The app, known for its celebration of vernacular and even mundane user content, boasts 300 million daily active users at the latest, which suggests on average its users made at least one order during the month. Many of the products sold were produce grown by its large base of rural users. The app gained ground in small towns and far-flung regions early on exactly because its content algorithms didn’t intend to favor the “glamorous”.
Over time, it gathered pace among Chinese urbanites who found themselves enjoying others’ candid filming of country life and happily ordering their farm products. The focus on bringing rural produce to urban areas also squares nicely with China’s push to invigorate its rural economy, and it’s not rare to see Kuaishou using terms like “poverty-alleviation” in its social media campaign.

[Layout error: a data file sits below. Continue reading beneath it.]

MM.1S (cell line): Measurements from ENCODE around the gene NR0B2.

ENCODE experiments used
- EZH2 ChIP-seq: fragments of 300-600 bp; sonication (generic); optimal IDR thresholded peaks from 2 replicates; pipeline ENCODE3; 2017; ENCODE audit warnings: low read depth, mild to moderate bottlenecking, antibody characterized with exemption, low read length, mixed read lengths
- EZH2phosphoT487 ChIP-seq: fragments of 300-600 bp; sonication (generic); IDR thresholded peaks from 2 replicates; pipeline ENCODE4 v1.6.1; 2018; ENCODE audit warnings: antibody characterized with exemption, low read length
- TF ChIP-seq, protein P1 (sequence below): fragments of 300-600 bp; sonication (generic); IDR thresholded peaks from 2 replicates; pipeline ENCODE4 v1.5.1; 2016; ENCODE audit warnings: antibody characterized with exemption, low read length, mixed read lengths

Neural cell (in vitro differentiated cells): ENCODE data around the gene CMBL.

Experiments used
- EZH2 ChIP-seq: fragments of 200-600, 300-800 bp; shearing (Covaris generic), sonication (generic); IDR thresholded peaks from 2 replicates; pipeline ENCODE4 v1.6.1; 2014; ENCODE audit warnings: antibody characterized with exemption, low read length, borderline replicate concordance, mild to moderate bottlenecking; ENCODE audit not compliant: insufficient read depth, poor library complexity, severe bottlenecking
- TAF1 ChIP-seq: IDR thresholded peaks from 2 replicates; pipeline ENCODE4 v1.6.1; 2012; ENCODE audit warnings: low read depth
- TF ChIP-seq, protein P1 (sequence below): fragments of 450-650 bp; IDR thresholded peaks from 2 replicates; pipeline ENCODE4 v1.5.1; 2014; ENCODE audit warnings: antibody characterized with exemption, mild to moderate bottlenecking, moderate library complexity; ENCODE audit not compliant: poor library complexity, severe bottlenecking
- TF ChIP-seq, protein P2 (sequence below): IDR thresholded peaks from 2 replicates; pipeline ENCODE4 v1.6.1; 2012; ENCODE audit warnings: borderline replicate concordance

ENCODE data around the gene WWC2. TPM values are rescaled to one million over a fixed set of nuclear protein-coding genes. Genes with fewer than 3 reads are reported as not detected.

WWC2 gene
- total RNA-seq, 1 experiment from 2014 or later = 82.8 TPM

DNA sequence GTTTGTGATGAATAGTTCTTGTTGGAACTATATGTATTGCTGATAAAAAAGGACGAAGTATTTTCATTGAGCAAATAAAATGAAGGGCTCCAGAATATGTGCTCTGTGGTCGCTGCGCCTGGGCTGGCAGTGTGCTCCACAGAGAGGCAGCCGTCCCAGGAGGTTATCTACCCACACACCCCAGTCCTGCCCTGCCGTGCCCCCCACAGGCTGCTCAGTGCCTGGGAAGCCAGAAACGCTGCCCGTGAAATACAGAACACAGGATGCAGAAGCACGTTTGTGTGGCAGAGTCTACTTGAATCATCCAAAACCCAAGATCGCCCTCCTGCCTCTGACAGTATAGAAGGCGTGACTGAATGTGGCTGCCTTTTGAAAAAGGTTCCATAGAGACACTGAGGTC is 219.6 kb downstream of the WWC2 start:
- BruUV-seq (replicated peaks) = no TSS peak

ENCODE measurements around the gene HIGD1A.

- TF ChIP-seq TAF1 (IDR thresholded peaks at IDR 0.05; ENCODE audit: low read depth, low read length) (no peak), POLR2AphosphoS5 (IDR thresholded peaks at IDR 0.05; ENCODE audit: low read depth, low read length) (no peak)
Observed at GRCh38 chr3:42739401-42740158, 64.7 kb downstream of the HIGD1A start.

Douyin, which leans towards polished videos from “influencers”, also enables its content creators to monetize — through both sharing ad revenue and hawking products. With a DAU twice as big as Kuaishou’s at 600 million, the app vows to bring 80 billion yuan ($11.8 billion) of income to creators in the coming year, the chief executive of ByteDance China, Kelly Zhang, said recently at Douyin’s creator conference.
After 20 years of ecommerce, change is the only certainty
Designing, building, and launching a website is just the beginning of an ecommerce business. Attracting and converting visitors is the next, all-important step. A website alone does not guarantee anything.
This is where marketing comes in. Consumers need to find your site and, once there, have a reason to buy from you. Traffic from search engines — via organic listings and ads — can help with the former. Other marketing tools include email and ads on Facebook, Instagram, YouTube, and many other websites.